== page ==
If you do end up choosing FLAC, be assured that it is supported by most of the common media players, like, VLC and Foobar 2000. Even Windows Media Player can play Flac with proper codecs.

But no matter what.. never convert MP3 to FLAC

Why? Because it’s plain and simple pointless. If a digital audio piece has been already encoded to MP3 format, then the information loss is permanent. So, re-encoding a MP3 track to FLAC won’t make it sound any better. All it will do is make it thrice its original size.

Conclusion

FLAC is a great lossless compression codec. Audio files compressed using the same sound noticeably better than MP3s. But MP3 has near universal compatibility and huge popularity, to the point that it’s almost synonymous with music. Due to this, I believe that even though lossless formats like FLAC may be the future of digital audio, MP3 is not going anywhere, anytime soon.

What do you guys think about FLAC? Do you have some of your music encoded using this lossless format? If yes, how much better do you find it as compared to MP3 or other lossy formats? Do let me know your thoughts in the comments below.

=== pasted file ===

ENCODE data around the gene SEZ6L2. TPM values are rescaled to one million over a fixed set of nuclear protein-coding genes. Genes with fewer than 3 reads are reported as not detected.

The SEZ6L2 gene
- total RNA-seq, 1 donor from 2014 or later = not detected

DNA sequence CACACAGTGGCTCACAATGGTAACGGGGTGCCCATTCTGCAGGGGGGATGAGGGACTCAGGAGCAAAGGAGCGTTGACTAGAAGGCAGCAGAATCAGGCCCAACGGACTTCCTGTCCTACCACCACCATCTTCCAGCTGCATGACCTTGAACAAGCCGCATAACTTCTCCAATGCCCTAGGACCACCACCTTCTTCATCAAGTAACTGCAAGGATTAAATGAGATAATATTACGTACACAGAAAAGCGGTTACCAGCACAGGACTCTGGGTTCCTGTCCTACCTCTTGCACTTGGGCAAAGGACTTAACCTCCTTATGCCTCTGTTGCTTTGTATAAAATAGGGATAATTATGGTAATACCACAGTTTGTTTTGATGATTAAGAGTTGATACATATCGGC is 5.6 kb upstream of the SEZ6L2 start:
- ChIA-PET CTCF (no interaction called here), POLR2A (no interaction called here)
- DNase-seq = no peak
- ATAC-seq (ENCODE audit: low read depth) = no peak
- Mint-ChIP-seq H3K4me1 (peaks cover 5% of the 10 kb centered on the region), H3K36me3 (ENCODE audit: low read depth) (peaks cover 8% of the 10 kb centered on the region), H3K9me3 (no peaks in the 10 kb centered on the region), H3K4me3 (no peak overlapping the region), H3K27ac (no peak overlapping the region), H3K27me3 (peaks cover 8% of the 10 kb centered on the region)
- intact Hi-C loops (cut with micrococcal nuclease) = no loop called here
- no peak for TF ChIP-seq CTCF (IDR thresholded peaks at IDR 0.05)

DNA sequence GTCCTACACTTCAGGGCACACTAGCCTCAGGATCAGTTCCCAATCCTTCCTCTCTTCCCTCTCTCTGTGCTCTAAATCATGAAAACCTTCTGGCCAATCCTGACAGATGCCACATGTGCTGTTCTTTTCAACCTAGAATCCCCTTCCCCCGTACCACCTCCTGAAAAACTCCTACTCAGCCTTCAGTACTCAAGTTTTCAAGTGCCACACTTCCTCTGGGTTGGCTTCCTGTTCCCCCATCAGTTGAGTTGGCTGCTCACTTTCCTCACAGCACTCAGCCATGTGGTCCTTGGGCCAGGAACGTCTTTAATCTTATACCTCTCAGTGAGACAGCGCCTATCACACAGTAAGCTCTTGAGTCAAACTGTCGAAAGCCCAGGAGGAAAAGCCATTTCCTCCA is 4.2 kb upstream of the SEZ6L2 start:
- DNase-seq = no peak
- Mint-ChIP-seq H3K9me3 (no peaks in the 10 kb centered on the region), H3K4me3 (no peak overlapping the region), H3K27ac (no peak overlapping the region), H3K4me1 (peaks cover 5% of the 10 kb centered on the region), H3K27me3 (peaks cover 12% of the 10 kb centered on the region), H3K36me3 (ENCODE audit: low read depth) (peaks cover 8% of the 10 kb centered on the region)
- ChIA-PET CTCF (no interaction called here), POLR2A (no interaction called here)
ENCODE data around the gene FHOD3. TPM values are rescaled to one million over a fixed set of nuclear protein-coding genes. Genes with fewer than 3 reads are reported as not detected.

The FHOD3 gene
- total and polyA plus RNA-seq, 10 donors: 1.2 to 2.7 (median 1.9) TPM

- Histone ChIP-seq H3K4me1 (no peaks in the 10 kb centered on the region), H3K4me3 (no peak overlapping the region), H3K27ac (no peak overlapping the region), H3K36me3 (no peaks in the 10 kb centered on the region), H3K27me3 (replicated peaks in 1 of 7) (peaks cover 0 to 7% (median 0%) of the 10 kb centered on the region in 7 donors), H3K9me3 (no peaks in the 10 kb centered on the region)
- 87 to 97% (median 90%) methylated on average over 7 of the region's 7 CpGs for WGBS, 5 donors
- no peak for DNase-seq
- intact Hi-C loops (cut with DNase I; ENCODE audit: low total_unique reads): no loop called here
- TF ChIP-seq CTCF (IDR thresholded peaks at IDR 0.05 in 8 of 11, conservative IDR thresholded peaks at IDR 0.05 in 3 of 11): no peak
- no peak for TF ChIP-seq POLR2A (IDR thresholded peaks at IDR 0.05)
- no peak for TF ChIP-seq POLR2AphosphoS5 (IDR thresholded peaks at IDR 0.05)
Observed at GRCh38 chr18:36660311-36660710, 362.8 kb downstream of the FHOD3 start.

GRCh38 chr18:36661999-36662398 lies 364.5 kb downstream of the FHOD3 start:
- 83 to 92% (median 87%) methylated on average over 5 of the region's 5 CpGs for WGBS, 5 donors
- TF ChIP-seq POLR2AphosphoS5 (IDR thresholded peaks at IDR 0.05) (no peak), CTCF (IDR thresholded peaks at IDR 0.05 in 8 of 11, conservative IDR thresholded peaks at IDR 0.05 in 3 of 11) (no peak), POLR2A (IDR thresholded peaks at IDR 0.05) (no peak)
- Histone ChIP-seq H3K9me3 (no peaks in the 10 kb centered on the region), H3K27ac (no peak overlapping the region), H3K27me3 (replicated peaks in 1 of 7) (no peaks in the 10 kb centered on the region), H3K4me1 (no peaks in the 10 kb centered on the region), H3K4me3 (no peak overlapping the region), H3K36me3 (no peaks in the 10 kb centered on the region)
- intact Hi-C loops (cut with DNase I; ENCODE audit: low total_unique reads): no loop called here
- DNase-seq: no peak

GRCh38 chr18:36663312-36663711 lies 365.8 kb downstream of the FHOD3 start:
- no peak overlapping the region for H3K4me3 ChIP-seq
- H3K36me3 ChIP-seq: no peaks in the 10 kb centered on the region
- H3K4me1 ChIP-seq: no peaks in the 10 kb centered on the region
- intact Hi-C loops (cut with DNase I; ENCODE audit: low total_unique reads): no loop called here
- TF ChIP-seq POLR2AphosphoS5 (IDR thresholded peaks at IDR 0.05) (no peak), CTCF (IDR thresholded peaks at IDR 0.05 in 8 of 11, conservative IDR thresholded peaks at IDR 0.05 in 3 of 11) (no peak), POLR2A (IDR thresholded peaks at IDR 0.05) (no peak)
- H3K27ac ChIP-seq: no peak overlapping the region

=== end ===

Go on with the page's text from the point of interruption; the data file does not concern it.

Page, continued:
Image Courtesy: Wikipedia

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  • DannyBoyJr

    90% of my files are in lossy format (m4a/mp3) and the rest are in FLAC. In fact, if I want to get a song, I’d download it in FLAC format and use Freemake to convert it to m4a. I really don’t need a full fidelity audio file since I listen on my smartphone and use the freebie earphones that came with it. I don’t intend to buy a Beats earphone. And in the house I only play music from my laptop. Again, the speaker isn’t high end for me to notice any quality difference between FLAC and m4a.

    M4A is good enough for me. As long as I convert it from a reliable FLAC source the sound would be acceptable for my ears. YMMV.

    • sharmarajat

      Thanks for the comment. totally agree with you here. At times I too wish that I could replace all my digital music collection with FLAC encoded tracks. But that seems unnecessary for the most part. Like you said, MP3/M4A and stuff like that is good enough unless you’re a person who is a sound Nazi. Granted, loss less files do sound better, but you need expensive hardware to make out that stuff.

      In my opinion, one should rather invest in audio hardware like some decent quality headphones/speakers. That would be much better instead of scouring the Internet for loss less versions of your favorite tracks, which becomes even more cumbersome if you have a rather large music collection!!